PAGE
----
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Folium and Choropleth. Weird Names, Cool Graph.

Let’s just make something cool and call it a day.

The Vessel at Hudson Yards in Manhattan (Photocredit: Me)

I’m a data scientist. I’m a data scientist who is currently working on a time series anomaly detection tool. I’m a data scientist who also misses messing around with datasets for sh!ts and giggles. So, I found a relatively small dataset on Kaggle that features (hehe, machine learning pun) some Airbnb listings and metrics in New York City (NYC) from 2019. I had full intentions to spend hours upon hours analyzing the dataset and provide excrutiatingly detailed answering the questions Kaggle posed. About an hour later I didn’t get around to answering a single question…INSTEAD, I MADE A COOL LOOKING GRAPH!

For some of you, a choropleth graph might seem a little ‘meh’. But I personally think it’s a pretty cool thing. So cool, in fact, that I decided to postpone my analysis of the Airbnb dataset and create a tutorial on how I made a choropleth graph using a Python module called Folium.

I know what you’re thinking. Choropleth and Folium? What the heck? Despite sounding like grass-type Pokemon, they are actually Python/data science-related. Choropleth is a type of graph that represents a geographical space with sub-areas shaded in a way that is proportional to some overarching statistic, like shading in different areas of the San Fransisco Bay Area based on how many people are playing Animal Crossing: New Horizons (feel free to send me some Ironwood Furniture). Folium is a Python package that lets you easily create interactive maps that just so happens to have built-in choropleth capabilities.

The Kaggle page asks, “what can we learn about different areas…?”. Well, let’s see what a choropleth of the average price/night of an Airbnb in different NYC neighborhoods can tell us!

Small talk is over. Let’s begin shall we?

The Data

Download the ‘AB_NYC_2019.csv’ from this Kaggle link.

Download the GeoJSON file from BetaNYC’s website.

The Code

Let’s import our packages

import numpy as np
import pandas as pd
import folium

Then import and take a sneak peak at our csv file:

path = <path_to_csv_file>
raw_df = pd.read_csv(path)

What we want is a dataframe that gives each neighborhood’s average price, which we can easily achieve using the ‘groupby’ command:

choro_df = raw_df.copy()
choro_df = choro_df[['price','neighbourhood']].groupby('neighbourhood').mean().reset_index()
choro_df = choro_df.dropna(subset=['price'])
choro_df.rename(columns={'price':'avg_price'}, inplace=True)

Perfect. Now before we start graphing, we’ll have to bin our ‘avg_price’ column. Each of these bins represents a different color that will be featured on the choropleth! Also, at the time of this post (4/24/2020), Folium only accepts at most 6 bin values.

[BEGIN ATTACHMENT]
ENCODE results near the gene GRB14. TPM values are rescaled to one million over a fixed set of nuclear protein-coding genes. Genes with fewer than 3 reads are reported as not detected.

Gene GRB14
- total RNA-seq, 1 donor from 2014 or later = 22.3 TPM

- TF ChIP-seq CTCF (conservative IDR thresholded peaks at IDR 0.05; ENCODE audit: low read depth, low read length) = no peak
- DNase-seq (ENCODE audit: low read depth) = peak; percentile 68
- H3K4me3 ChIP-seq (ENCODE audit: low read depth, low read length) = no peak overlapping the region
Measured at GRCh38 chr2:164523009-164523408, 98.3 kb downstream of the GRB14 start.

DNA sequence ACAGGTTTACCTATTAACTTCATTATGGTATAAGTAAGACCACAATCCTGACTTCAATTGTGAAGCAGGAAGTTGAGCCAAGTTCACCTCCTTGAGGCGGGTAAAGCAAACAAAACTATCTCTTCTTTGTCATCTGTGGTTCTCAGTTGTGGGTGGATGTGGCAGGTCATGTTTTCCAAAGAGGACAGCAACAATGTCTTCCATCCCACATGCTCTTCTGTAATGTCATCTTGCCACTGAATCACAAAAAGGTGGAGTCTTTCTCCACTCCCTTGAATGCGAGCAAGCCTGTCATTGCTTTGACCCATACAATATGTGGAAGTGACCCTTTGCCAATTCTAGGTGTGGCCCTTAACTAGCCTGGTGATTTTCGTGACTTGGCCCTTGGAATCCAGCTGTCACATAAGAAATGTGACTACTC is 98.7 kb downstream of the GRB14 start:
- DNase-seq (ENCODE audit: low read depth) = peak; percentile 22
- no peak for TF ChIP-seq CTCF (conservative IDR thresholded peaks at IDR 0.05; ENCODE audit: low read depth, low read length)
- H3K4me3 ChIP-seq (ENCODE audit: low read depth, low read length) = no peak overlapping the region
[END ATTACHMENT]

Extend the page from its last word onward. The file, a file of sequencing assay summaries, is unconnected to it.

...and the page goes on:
bins = list(choro_df['avg_price'].quantile([0, 0.25, 0.50, 0.75, 1.0]))

Simple enough, right? Now we can start coding up the graphics portion of the tutorial. First define a simple function that creates a default Folium Map object:

def get_base_map(default_location, default_zoom_start=11):
default_location: [latitude, longitude]
base_map = folium.Map(width=800,
return base_map

We need to calculate a default location for our map to start at, so let’s simply calculate the centroid of all the coordinates of the Airbnb’s given to us in the dataset:

avg_lat = raw_df['latitude'].mean()
avg_long = raw_df['longitude'].mean()

Finally, we can create our default Map object and add a choropleth later on top of it!

base_map = get_base_map(default_location=[avg_lat, avg_long])
columns=['neighbourhood', 'avg_price'],
legend_name='Price/Night [$]').add_to(base_map)

All the parameters are pretty straight forward except for the ‘key_on’ parameter. It takes in JavaScript Object Notation that denotes which column to key on when relating the values in our ‘choro_df’ DataFrame and the objects included in the geoJSON file we downloaded. Since we want to link each neighborhood’s coordinates to a particular price, it makes that we use the ‘’ object as our ‘key_on’ value.

The map is actually interactive when you run the code in a Jupyter Notebook!

The perfectionist in me immediately realized the color scale of the legend isn’t spaced out in a very user-friendly way. I haven’t quite figured out how to change the scale of the legend, but let me know if you have in the comments (please… it’s killing me…).

But, that’s it! Pretty easy eh?

Feel free to mention other cool graphs that exist outside the realm of vanilla EDA like box-plots and histograms in the comments section… I’d love to hear about the ones you use when you dissect a dataset!

Until next time, peace!




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Mikey Ling

Mikey Ling

Data Scientist at Veeva Systems

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